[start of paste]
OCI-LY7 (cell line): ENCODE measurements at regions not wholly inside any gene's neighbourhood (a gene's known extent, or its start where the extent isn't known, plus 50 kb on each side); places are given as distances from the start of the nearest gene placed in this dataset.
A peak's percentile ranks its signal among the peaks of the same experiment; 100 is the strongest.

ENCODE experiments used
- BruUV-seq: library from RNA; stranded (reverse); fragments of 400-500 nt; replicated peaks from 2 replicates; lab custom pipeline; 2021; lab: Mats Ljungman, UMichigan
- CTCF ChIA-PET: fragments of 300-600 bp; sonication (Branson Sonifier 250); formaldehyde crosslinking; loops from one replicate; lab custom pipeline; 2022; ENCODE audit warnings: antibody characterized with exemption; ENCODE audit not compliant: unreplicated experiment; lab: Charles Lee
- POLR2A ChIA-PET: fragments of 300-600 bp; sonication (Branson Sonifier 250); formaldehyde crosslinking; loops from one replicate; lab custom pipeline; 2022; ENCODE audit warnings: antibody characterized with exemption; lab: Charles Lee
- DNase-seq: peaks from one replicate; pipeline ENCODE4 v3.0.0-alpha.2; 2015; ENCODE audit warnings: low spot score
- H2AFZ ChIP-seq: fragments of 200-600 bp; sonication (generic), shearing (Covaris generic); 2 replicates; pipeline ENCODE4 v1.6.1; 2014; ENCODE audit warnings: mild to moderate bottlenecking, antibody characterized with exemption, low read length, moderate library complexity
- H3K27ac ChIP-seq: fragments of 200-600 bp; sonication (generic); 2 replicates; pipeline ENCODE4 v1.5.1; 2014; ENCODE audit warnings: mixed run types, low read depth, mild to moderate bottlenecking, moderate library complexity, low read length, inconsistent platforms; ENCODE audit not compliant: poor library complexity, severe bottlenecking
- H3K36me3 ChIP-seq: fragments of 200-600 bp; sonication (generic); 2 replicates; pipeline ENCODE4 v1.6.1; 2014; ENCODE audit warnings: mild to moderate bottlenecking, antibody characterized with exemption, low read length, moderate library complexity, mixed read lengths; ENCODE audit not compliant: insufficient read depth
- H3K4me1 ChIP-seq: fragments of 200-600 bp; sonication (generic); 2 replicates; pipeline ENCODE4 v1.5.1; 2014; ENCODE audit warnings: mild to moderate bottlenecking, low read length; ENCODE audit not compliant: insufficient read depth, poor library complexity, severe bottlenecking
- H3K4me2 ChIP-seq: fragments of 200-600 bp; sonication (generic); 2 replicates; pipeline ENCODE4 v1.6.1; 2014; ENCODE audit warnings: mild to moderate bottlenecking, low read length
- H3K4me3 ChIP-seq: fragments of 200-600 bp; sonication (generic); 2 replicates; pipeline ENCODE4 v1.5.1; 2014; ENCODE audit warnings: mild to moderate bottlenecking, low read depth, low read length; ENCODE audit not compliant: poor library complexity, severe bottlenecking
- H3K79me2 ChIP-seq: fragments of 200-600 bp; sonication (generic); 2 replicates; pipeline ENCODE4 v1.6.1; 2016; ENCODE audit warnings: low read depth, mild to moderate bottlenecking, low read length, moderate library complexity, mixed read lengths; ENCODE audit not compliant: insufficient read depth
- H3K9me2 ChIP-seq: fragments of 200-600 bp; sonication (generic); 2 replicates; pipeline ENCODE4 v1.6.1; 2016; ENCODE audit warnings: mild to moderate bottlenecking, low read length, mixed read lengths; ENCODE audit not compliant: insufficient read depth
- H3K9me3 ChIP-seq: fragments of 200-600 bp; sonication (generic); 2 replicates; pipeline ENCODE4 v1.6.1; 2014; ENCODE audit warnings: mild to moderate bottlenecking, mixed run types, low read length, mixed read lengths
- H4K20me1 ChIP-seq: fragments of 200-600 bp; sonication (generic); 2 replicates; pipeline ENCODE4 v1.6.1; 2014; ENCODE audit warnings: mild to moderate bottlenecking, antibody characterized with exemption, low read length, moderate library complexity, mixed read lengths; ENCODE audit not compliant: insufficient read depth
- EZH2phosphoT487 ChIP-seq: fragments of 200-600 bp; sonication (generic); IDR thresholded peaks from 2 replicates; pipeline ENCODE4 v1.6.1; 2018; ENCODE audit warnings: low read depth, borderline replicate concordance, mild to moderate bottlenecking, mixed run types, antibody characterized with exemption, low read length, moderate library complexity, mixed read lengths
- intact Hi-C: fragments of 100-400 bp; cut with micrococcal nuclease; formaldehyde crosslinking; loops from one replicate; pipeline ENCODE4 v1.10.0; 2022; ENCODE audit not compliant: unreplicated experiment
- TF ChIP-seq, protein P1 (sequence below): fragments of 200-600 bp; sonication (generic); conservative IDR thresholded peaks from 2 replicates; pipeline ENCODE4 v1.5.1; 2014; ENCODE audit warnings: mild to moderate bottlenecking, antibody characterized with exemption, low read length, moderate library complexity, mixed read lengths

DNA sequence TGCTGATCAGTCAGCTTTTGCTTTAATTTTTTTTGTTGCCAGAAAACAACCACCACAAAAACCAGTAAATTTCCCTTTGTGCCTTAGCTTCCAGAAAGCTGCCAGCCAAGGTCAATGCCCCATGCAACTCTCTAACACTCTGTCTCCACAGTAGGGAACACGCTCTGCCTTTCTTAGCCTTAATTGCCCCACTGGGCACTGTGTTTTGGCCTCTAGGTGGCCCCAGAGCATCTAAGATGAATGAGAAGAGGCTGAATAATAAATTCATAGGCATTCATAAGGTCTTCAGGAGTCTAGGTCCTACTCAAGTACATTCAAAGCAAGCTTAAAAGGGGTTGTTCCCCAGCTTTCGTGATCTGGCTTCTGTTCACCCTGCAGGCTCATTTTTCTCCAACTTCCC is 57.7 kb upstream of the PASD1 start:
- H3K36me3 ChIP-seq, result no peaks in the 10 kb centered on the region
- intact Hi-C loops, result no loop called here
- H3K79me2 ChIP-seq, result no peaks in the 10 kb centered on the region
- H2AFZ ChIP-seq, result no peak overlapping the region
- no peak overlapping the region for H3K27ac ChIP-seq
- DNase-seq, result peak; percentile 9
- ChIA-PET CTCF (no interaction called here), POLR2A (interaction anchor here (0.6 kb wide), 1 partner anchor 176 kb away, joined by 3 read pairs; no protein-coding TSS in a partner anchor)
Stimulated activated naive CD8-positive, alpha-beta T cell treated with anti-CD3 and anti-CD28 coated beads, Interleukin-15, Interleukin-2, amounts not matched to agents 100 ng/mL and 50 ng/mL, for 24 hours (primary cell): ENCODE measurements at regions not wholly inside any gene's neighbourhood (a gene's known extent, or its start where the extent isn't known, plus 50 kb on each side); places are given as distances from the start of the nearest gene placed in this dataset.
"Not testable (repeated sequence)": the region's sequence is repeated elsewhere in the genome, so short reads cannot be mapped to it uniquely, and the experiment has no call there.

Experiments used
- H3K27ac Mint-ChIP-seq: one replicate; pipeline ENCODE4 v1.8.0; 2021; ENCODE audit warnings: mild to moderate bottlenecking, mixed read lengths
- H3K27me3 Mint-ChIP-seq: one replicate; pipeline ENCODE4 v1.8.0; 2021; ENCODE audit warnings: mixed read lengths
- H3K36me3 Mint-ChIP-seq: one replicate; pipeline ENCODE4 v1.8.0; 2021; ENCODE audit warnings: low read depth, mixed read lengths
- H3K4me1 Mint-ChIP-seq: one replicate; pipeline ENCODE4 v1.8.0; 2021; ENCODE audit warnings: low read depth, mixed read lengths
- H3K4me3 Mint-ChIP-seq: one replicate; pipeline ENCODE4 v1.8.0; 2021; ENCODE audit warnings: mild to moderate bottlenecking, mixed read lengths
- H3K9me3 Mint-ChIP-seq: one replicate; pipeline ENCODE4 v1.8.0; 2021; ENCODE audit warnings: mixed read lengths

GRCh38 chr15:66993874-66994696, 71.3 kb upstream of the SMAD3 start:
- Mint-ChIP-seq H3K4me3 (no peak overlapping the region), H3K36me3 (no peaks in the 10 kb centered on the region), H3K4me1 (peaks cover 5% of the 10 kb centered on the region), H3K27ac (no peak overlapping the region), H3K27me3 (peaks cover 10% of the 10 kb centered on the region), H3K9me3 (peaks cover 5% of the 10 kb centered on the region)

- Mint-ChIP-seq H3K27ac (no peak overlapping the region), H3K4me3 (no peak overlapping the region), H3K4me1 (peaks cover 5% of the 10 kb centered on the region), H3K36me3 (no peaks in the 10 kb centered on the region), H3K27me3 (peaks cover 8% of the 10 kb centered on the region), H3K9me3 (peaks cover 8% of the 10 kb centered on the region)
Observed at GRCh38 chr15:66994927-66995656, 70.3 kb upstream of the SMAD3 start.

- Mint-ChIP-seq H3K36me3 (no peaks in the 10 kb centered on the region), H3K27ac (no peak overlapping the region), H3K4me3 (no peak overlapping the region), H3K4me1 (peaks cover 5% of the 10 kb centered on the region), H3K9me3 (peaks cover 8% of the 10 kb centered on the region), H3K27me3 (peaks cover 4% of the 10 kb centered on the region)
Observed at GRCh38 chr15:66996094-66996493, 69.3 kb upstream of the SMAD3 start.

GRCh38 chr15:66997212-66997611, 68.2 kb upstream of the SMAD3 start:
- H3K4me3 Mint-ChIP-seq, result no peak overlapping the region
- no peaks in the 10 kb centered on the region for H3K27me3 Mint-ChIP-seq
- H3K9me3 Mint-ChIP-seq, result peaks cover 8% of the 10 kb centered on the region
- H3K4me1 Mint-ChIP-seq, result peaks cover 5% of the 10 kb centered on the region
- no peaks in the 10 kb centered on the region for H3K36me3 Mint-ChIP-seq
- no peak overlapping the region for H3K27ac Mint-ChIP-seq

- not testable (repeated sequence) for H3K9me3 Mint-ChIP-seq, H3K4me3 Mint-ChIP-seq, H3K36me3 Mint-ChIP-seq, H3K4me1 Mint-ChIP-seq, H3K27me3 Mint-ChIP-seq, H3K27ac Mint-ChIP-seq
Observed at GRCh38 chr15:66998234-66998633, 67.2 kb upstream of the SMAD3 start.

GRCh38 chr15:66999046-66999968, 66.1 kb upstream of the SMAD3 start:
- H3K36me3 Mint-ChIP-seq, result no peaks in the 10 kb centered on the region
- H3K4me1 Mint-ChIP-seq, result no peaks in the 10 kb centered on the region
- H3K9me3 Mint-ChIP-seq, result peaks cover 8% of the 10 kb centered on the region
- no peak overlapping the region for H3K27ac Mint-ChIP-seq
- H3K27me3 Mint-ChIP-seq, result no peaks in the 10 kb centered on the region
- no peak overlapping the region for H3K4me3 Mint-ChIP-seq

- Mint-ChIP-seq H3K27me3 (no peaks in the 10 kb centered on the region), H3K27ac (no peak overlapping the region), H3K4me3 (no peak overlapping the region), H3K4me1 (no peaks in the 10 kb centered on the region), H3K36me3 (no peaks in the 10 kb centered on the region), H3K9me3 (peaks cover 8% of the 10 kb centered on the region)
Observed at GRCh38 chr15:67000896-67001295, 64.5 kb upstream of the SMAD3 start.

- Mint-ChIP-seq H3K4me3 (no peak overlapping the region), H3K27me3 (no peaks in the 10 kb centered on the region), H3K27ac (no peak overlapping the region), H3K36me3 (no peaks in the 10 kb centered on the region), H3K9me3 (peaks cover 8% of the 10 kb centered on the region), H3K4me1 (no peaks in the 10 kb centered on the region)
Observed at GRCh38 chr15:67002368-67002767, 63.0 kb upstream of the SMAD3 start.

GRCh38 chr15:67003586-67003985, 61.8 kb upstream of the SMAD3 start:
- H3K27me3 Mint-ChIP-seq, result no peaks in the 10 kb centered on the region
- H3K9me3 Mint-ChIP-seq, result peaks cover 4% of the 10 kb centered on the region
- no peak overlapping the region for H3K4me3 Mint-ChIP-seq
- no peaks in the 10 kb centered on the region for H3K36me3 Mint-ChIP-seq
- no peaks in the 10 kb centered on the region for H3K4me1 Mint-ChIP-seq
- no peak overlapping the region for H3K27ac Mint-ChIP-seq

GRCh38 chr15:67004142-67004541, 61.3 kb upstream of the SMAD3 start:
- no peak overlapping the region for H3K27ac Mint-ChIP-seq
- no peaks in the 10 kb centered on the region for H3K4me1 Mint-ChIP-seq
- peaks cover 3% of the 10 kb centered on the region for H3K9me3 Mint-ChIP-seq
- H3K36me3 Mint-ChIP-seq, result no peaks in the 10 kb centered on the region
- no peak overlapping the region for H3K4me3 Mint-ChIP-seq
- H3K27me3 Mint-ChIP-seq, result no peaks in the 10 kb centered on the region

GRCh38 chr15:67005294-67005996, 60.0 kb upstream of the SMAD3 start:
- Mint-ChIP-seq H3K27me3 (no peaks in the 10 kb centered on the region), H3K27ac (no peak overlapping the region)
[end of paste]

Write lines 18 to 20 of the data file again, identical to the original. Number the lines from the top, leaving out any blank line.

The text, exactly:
- EZH2phosphoT487 ChIP-seq: fragments of 200-600 bp; sonication (generic); IDR thresholded peaks from 2 replicates; pipeline ENCODE4 v1.6.1; 2018; ENCODE audit warnings: low read depth, borderline replicate concordance, mild to moderate bottlenecking, mixed run types, antibody characterized with exemption, low read length, moderate library complexity, mixed read lengths
- intact Hi-C: fragments of 100-400 bp; cut with micrococcal nuclease; formaldehyde crosslinking; loops from one replicate; pipeline ENCODE4 v1.10.0; 2022; ENCODE audit not compliant: unreplicated experiment
- TF ChIP-seq, protein P1 (sequence below): fragments of 200-600 bp; sonication (generic); conservative IDR thresholded peaks from 2 replicates; pipeline ENCODE4 v1.5.1; 2014; ENCODE audit warnings: mild to moderate bottlenecking, antibody characterized with exemption, low read length, moderate library complexity, mixed read lengths